two hands.
The Hwandudaedo (환두대도; 環頭大刀) or "ring-pommel sword) is a type
of single edged sword used during the three kingdoms area. It is known
for having a ring pommel and being single or double edged. Most swords
during this time was semi-uniform in nature and many martial arts
practitioners tend to recognize this weapon as a "Genuine Korean
Sword". The Hwandudaedo may have some connection to the Japanese
straight swords (tsurugi) and the Chinese Jian.
In deference to the Neo-
Confucian state philosophy
during the Joseon period, Korean
swords tended to be somewhat
shorter than their Japanese or
Chinese templates, with a blunted
tip and infrequently having a
groove the length of the blade. In
this way the sword was made to
be represented as being as
singularly "unaggressive" as
possible.
Geom is the generic term for
"sword", but more specifically
also refers to a shorter
straight-blade, double-edged
sword with a somewhat
blunted tip distinguishes this
weapon from its Chinese
counterpart, the jian. As a
badge of status rather than a
weapon, the Geom was often
heavily decorated both on its
sheath and grip as well as with
engravings and inscriptions
on its blade.
[8]
The To, commonly referred to
as aHwando or "military
sword", was a single-handed,
single-edged sword, in use as
the stated sidearm of the
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Classic Ssangsoodo (2-handed
Sabre; approximately 60" in length)
displayed between the "Korean"
Japanese Sword (R) and a Japanese
Sword (L)
[ci tati on needed]
Korean soldier well into the 19th century. Sometimes referred to as a
"short sword", relative to the out sized two-handed Sangsoodo, its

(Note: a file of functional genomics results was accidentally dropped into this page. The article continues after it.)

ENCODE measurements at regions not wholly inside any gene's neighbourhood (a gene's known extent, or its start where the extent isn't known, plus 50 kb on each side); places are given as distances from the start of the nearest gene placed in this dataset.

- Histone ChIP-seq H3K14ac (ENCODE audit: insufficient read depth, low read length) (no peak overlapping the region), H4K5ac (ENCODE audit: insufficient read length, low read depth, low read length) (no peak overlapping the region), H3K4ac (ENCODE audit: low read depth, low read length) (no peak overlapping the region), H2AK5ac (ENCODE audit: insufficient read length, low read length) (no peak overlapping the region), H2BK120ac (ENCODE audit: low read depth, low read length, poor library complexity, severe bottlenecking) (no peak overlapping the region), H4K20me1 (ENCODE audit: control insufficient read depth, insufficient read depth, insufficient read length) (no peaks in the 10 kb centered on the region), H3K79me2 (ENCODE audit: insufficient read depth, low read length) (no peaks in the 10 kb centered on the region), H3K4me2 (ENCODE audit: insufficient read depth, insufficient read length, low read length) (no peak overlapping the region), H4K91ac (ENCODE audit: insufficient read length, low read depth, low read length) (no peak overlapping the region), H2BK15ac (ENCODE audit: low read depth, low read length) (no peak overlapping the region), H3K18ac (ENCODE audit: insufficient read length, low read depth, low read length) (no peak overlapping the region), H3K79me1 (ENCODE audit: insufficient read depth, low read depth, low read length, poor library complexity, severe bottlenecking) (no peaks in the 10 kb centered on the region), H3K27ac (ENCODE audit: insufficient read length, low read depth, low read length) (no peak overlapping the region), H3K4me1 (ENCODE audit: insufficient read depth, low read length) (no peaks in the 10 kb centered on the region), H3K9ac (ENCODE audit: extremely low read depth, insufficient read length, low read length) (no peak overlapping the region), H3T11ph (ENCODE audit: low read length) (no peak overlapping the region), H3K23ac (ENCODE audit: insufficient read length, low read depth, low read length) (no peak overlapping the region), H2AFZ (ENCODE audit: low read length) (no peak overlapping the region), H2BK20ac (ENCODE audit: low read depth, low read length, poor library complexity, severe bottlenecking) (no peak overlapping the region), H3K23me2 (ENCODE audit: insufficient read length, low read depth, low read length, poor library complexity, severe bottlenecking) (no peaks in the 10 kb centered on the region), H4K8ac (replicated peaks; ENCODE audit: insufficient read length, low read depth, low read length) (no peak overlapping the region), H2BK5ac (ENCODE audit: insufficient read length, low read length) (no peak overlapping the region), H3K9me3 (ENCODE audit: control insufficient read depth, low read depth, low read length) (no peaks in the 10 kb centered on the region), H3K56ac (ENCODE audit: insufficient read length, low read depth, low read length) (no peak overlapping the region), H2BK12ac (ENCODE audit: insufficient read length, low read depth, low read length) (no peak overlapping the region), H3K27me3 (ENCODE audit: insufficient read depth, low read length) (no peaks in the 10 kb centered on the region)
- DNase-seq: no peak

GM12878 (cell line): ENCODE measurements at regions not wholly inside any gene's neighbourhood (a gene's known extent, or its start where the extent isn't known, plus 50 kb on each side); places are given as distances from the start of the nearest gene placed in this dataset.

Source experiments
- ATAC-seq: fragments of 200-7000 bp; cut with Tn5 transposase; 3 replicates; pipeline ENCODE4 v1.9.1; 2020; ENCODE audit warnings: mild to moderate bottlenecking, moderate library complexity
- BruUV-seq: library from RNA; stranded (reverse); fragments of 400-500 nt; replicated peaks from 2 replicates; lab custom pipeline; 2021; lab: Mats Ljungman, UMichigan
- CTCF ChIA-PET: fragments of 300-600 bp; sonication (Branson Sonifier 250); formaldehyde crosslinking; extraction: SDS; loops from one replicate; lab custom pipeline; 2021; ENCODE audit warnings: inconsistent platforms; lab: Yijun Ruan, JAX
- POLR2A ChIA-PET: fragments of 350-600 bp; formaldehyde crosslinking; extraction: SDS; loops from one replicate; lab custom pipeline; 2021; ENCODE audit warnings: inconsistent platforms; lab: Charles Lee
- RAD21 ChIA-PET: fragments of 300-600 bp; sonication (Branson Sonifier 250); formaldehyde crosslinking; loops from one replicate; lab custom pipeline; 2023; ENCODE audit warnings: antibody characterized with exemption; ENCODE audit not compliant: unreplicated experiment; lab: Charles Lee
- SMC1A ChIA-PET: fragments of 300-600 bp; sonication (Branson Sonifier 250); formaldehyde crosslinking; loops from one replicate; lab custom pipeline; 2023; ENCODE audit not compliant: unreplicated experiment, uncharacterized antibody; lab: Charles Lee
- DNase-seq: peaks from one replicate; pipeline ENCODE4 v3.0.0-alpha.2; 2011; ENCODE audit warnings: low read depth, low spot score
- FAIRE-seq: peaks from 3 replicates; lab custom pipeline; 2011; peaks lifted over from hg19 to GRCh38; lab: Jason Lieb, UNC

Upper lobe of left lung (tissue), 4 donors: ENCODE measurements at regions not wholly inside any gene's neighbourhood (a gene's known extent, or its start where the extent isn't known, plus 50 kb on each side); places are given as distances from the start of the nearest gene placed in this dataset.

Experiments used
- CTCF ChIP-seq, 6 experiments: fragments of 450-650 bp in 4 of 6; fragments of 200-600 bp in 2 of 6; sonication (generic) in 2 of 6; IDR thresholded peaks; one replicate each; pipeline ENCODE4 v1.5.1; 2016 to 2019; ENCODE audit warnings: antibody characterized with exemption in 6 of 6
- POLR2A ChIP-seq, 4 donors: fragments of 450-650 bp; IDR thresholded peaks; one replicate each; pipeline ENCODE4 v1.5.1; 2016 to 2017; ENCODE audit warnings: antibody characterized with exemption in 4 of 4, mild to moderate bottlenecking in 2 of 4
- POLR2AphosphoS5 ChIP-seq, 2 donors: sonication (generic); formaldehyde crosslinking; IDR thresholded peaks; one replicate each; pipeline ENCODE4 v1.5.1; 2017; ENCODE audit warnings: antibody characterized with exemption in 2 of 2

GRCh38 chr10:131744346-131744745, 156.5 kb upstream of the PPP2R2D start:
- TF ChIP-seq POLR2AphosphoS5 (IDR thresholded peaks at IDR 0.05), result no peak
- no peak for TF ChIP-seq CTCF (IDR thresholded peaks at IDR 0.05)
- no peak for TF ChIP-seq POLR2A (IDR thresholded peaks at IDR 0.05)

length of 24 to 34 inches was comparable to that of the two-handed
Japanese Katana which may have been the inspiration for the
Ssangsoodo. Reports found in the "Book of Corrections", a Korean
record of the Imjin Warum (1592–1598) state that Japanese swords
taken in combat were readily pressed into service by simply trimming
the length of the sword grip (Tsuka). Forged of carbon steel the
Korean To has a single edged, curved blade, a sword guard and a
grip, typically of wood. Earlier practice saw the To carried by the
Military, suspended from a cord (Jul) and with a simple metal hanger
which allowed the soldier to speedily discard his sheath. In later
practice, the sword was suspended from a girdle or belt but retained a
simple metal quick-release clip.
[8]
The Ssangsudo (쌍수도; 雙手
刀) is a double-handed single-
edged sword in use only
during a limited time, n the
late 16th and early 17th
centuries. Chinese literature
and history both ascribe its
adoption as a weapon on the
Asian mainland to General QI
Ji-guang (1628–1687) who is
said to have taken pirate
prisoners -Wokou- during his
campaigns in Southern China,
wrote about the sword in his
manual - Lian Bing Shi Ji - and
recommended its use as part
of the defense along China's
northern border. Since
General Qi's training manual
Jin Xiao Shin Shu was used in the revamping the Korean Military it
followed that this weapon came highly recommended. Nor did the
Koreans overlook that over sized swords had been used by Japanese
soldiers during the recent conflict as well as during their own
experiences with the Wakou. Intended by General Qi to be carried
into combat on wagons or by individuals who drew each other's
weapon, the Ssangsoodo measured an overall length of 6 feet, two
feet of which were to be the grip and another 2 feet forward of the
handle to be sheathed in brass or copper. Undoubtedly the length
and weight of the sword, and the high level of training necessary to
wield it, made the sword impractical as a common part of the Korean
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Korean Wol-Do
(L) displayed with its
Chinese equivalent
(R).
arsenal. It is also useful to note that the Ming Dynasty, which saw this
weapon added to its own military, fell to the Manchu invaders some 50
years later.
[9]
The Hyup Do or "spear sword") is found in Book Three, Chapter
seven. Though commonly taken for a polearm after the fashion of the
Japanese Naginata, the text of the Muye Dobo Tong Ji relates that
"the handle is about four feet....weighs about four pounds.....the
illustration in this book is corrected according to the Mubiji and the
Japanese Jang Do. They are the same." It is reasonable to conclude